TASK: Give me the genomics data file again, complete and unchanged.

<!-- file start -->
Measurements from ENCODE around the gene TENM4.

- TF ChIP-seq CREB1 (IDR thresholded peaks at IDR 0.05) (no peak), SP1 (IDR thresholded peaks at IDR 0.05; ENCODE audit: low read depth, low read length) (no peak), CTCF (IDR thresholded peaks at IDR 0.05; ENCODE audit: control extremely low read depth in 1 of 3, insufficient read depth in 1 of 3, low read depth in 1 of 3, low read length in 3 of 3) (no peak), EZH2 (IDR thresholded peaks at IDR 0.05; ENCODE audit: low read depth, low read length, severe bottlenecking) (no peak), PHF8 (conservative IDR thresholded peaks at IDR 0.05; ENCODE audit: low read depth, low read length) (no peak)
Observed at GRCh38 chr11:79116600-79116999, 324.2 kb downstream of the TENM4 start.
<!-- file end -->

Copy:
Measurements from ENCODE around the gene TENM4.

- TF ChIP-seq CREB1 (IDR thresholded peaks at IDR 0.05) (no peak), SP1 (IDR thresholded peaks at IDR 0.05; ENCODE audit: low read depth, low read length) (no peak), CTCF (IDR thresholded peaks at IDR 0.05; ENCODE audit: control extremely low read depth in 1 of 3, insufficient read depth in 1 of 3, low read depth in 1 of 3, low read length in 3 of 3) (no peak), EZH2 (IDR thresholded peaks at IDR 0.05; ENCODE audit: low read depth, low read length, severe bottlenecking) (no peak), PHF8 (conservative IDR thresholded peaks at IDR 0.05; ENCODE audit: low read depth, low read length) (no peak)
Observed at GRCh38 chr11:79116600-79116999, 324.2 kb downstream of the TENM4 start.